The Buddha's Teachings on Kamma and Vipaka

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cooran
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The Buddha's Teachings on Kamma and Vipaka

Postby cooran » Tue Apr 05, 2011 6:23 am

Hello all,

I’ve always found Mahasi Sayadaw’s presentation of the Buddha's Teachings on Kamma and Vipaka to be very helpful,

The Theory of Karma ¬ Mahasi Sayadaw
http://www.buddhanet.net/e-learning/karma.htm

with metta
Chris
---The trouble is that you think you have time---
---Worry is the Interest, paid in advance, on a debt you may never owe---
---It's not what happens to you in life that is important ~ it's what you do with it ---

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Re: The Buddha's Teachings on Kamma and Vipaka

Postby Ben » Tue Apr 05, 2011 7:30 am

Thanks Chris!
Learn this from the waters:
in mountain clefts and chasms,
loud gush the streamlets,
but great rivers flow silently.

Taṃ nadīhi vijānātha:
sobbhesu padaresu ca,
saṇantā yanti kusobbhā,
tuṇhīyanti mahodadhī.

Sutta Nipata 3.725

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retrofuturist
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Re: The Buddha's Teachings on Kamma and Vipaka

Postby retrofuturist » Tue Apr 05, 2011 7:39 am

Greetings,

I observed no mention of dependent origination in this piece... does anyone know whether kamma is ever associated with dependent origination in the Mahavihara tradition?

Metta,
Retro. :)
If you have asked me of the origination of unease, then I shall explain it to you in accordance with my understanding:
Whatever various forms of unease there are in the world, They originate founded in encumbering accumulation. (Pārāyanavagga)


Exalted in mind, just open and clearly aware, the recluse trained in the ways of the sages:
One who is such, calmed and ever mindful, He has no sorrows! -- Udana IV, 7


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cooran
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Re: The Buddha's Teachings on Kamma and Vipaka

Postby cooran » Tue Apr 05, 2011 7:54 am

Hello Retrofuturist,

This might be of assistance:

From Understanding the Law of Kamma in Good, Evil and Beyond - Kamma in the Buddha's Teaching by P. A. Payutto
Translated by Bruce Evans

Kamma as conditioning factor
Expanding our perspective, we find kamma as a component within the whole life process, being the agent which fashions the direction of life. This is kamma in its sense of "sankhara,"[b] as it appears in the Wheel of Dependent Origination[c],where it is described as "the agent which fashions the mind." This refers to the factors or qualities of the mind which, with intention at the lead, shape the mind into good, evil or neutral states, which in turn fashion the thought process and its effects through body and speech. In this context, kamma could be defined simply as volitional impulses. Even in this definition we still take intention as the essence, and that is why we sometimes see the word sankhara translated simply as intention.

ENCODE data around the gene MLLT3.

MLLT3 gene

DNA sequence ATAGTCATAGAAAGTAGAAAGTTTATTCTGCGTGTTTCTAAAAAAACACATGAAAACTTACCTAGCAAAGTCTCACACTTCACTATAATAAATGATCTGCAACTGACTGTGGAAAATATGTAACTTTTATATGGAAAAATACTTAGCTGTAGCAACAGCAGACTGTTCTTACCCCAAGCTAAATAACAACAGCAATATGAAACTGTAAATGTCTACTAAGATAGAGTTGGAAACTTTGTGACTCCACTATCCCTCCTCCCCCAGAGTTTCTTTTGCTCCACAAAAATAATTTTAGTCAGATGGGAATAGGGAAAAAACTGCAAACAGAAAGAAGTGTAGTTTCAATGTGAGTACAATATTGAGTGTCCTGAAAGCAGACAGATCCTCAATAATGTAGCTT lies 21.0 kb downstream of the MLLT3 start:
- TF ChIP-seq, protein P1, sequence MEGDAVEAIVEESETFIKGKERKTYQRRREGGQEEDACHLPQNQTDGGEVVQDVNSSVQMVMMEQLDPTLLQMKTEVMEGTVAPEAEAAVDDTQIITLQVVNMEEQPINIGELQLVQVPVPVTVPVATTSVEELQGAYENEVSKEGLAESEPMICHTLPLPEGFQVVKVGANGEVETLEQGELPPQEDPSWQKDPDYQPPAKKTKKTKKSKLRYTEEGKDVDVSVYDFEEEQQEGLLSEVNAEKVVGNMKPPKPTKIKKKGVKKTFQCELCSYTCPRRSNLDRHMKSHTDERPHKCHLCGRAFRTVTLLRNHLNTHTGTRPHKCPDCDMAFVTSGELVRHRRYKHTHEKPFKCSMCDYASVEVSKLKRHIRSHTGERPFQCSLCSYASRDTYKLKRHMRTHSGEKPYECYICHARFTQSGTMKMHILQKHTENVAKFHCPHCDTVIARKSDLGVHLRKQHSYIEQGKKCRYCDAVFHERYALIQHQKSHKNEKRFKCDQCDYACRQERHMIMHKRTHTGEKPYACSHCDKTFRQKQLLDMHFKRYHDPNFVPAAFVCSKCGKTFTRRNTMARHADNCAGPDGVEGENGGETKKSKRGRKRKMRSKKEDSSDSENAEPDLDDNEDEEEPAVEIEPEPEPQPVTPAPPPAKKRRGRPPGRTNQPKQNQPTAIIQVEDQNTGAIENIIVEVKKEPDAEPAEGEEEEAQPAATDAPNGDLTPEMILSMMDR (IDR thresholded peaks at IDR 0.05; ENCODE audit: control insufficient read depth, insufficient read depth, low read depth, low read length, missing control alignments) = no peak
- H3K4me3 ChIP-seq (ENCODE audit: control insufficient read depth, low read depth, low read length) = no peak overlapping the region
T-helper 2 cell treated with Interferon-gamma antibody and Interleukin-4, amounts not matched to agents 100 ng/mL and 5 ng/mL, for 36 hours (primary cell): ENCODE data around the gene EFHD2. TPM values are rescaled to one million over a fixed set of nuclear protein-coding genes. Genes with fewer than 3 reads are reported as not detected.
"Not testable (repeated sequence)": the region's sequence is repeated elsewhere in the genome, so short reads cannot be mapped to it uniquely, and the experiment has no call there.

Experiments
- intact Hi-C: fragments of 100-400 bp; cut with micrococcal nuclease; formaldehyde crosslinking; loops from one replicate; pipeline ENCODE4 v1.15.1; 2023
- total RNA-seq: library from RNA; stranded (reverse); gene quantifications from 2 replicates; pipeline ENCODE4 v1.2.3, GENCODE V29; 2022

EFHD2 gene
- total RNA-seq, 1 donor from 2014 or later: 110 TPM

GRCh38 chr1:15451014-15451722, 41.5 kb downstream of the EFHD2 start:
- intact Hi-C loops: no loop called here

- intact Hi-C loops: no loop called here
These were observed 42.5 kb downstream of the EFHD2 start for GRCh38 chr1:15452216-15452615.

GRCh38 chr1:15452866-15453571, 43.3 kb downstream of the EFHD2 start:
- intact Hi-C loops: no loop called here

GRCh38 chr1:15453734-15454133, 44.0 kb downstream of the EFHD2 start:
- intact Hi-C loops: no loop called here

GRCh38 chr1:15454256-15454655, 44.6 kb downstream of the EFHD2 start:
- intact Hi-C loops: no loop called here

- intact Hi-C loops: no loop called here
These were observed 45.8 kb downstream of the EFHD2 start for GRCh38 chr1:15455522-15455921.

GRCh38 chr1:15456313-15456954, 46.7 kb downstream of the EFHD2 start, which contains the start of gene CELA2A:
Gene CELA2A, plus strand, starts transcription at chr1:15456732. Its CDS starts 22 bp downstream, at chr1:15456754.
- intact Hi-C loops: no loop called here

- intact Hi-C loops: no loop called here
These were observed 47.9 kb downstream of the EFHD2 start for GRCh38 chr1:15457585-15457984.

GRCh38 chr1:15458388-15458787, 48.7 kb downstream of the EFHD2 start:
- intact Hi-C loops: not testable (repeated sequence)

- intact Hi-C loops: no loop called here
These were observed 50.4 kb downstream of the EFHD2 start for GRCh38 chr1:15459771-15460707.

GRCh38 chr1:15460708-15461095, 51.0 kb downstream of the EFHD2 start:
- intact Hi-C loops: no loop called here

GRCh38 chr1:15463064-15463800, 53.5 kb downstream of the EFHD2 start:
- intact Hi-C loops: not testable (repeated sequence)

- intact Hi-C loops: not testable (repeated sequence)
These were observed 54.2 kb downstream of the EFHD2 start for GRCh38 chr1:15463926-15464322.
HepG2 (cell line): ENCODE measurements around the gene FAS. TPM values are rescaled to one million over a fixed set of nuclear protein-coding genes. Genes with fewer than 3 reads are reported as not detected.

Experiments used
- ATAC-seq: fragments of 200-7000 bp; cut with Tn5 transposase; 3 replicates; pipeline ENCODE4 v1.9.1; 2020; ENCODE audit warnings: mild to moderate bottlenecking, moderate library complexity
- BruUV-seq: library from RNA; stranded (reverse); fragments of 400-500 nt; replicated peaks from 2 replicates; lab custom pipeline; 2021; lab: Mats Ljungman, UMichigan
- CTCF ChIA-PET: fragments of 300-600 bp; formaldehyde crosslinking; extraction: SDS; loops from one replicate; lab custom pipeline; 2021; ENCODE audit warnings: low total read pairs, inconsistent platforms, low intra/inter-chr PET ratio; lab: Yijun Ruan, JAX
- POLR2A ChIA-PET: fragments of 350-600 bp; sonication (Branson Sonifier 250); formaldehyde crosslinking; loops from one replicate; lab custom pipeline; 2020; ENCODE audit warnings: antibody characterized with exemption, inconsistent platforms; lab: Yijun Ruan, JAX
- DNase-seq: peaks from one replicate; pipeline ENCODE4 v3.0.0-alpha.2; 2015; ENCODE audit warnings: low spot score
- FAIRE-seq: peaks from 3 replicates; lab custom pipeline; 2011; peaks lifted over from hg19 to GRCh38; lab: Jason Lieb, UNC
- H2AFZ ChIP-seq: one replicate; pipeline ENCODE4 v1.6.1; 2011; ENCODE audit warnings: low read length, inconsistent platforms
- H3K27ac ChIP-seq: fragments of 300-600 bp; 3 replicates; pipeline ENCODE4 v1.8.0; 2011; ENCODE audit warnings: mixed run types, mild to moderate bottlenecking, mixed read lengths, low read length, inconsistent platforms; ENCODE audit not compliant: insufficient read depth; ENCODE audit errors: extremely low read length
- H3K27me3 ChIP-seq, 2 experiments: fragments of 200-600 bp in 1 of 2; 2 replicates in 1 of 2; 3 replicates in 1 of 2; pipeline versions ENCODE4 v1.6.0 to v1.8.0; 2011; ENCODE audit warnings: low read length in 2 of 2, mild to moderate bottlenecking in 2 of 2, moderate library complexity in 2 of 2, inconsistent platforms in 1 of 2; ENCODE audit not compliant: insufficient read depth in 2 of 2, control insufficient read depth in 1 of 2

http://www.buddhanet.net/cmdsg/kamma1.htm#Expanding

with metta
Chris
---The trouble is that you think you have time---
---Worry is the Interest, paid in advance, on a debt you may never owe---
---It's not what happens to you in life that is important ~ it's what you do with it ---

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Re: The Buddha's Teachings on Kamma and Vipaka

Postby retrofuturist » Tue Apr 05, 2011 8:04 am

Greetings Chris,

Thanks for that.

Since sankhara is dependent upon avijja, I guess that explains why the Abhidhamma describes the 'actions' of an arahant as being rooted in the kiriya (functional) citta, devoid of kammic potency.

Metta,
Retro. :)
If you have asked me of the origination of unease, then I shall explain it to you in accordance with my understanding:
Whatever various forms of unease there are in the world, They originate founded in encumbering accumulation. (Pārāyanavagga)


Exalted in mind, just open and clearly aware, the recluse trained in the ways of the sages:
One who is such, calmed and ever mindful, He has no sorrows! -- Udana IV, 7


Dharma Wheel (Mahayana / Vajrayana forum) -- Open flower ~ Open book (blog)

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Re: The Buddha's Teachings on Kamma and Vipaka

Postby piotr » Tue Apr 05, 2011 8:07 am

Hi retrofuturist,

I observed no mention of dependent origination in this piece...


You seem to skim over this text too fast:

    What is the cause of Karma?
    Ignorance (avijja), or not knowing things as they truly are, is the chief cause of Karma. Dependent on ignorance arise activities (avijja paccaya samkhara) states the Buddha in the Paticca Samuppada (Dependent Origination).

    — Mahāsi Sayādaw, The Theory of Karma
Bhagavaṃmūlakā no, bhante, dhammā...

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Re: The Buddha's Teachings on Kamma and Vipaka

Postby retrofuturist » Tue Apr 05, 2011 12:18 pm

Greetings Piotr,

Indeed it seems I did! Nice find - thank you.

:thumbsup:

Metta,
Retro. :)
If you have asked me of the origination of unease, then I shall explain it to you in accordance with my understanding:
Whatever various forms of unease there are in the world, They originate founded in encumbering accumulation. (Pārāyanavagga)


Exalted in mind, just open and clearly aware, the recluse trained in the ways of the sages:
One who is such, calmed and ever mindful, He has no sorrows! -- Udana IV, 7


Dharma Wheel (Mahayana / Vajrayana forum) -- Open flower ~ Open book (blog)


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